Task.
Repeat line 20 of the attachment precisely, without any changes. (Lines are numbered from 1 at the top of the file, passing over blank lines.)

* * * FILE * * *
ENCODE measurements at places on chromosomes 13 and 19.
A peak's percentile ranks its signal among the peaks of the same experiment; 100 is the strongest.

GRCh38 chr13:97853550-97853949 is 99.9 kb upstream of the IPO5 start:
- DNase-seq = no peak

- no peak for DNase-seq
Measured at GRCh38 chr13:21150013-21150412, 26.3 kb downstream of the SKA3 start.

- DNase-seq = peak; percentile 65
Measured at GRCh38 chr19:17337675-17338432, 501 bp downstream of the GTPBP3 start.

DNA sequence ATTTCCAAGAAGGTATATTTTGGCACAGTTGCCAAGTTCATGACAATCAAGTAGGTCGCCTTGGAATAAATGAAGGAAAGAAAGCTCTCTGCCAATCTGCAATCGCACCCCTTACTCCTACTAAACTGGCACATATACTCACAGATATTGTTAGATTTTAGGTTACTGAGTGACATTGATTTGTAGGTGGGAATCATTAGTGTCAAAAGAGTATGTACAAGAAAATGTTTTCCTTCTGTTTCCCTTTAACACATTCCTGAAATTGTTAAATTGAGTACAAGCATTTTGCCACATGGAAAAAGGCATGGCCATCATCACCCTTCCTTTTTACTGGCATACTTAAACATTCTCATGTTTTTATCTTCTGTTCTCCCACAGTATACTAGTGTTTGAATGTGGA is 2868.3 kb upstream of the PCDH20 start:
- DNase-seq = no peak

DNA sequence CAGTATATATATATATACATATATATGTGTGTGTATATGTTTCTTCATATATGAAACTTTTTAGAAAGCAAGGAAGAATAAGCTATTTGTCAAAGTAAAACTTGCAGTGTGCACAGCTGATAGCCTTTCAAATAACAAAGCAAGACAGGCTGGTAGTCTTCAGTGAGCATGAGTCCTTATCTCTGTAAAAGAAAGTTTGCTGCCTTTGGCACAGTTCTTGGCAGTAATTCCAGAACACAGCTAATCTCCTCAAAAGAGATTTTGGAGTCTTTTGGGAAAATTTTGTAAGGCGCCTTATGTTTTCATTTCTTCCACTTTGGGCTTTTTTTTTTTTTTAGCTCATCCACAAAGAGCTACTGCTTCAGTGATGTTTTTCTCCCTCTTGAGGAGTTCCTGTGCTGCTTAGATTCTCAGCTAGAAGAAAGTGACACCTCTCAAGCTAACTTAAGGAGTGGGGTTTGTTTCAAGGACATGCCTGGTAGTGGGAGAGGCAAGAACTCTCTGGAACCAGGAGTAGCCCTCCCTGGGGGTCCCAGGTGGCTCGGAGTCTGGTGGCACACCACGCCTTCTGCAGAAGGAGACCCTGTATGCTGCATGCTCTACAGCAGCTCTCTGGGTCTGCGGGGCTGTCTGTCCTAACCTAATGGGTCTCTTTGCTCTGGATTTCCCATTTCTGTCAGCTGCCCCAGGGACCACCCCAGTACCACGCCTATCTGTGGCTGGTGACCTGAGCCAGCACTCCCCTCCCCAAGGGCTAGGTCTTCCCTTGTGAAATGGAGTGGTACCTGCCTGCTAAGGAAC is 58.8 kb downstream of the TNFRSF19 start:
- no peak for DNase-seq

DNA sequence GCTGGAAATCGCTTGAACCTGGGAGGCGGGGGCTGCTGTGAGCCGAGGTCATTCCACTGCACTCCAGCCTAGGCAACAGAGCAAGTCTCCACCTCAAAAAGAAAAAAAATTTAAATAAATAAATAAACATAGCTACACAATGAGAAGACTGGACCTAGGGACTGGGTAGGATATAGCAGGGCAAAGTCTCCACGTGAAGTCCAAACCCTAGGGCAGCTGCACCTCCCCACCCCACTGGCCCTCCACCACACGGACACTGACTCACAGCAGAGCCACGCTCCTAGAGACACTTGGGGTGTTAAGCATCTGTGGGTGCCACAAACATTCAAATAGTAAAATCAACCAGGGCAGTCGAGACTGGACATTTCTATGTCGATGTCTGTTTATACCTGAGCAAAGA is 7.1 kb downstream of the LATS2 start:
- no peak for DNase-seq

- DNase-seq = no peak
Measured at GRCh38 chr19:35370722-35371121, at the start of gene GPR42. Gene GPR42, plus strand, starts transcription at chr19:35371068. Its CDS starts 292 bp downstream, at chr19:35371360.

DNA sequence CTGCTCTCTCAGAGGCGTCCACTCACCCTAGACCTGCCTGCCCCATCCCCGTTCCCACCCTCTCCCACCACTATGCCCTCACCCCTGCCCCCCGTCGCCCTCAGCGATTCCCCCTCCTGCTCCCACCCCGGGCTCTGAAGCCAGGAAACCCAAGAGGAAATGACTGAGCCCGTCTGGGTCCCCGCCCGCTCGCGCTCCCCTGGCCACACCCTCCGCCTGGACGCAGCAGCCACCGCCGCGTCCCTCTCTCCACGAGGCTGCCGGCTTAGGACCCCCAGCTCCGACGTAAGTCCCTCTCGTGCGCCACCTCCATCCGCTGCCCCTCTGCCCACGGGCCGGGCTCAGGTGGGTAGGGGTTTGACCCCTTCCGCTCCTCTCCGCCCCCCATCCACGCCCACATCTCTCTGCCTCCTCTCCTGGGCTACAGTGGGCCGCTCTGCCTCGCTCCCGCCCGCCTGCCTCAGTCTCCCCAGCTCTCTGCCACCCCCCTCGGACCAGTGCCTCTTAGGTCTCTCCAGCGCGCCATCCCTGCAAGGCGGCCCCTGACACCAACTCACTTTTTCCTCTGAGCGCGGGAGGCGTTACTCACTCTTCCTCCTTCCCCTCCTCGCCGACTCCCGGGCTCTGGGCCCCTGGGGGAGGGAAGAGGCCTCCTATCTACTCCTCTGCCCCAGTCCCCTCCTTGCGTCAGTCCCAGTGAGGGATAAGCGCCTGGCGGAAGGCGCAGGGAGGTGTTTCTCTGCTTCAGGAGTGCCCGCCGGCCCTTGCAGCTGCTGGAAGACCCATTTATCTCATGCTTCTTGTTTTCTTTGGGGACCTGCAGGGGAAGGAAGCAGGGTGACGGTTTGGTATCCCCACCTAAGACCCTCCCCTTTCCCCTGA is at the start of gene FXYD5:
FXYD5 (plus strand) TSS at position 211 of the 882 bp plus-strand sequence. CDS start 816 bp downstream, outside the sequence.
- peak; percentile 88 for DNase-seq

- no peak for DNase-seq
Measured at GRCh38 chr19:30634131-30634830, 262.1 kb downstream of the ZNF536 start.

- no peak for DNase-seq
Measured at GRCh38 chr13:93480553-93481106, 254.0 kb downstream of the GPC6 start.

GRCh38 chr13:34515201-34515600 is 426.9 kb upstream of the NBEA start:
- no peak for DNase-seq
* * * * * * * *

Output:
- no peak for DNase-seq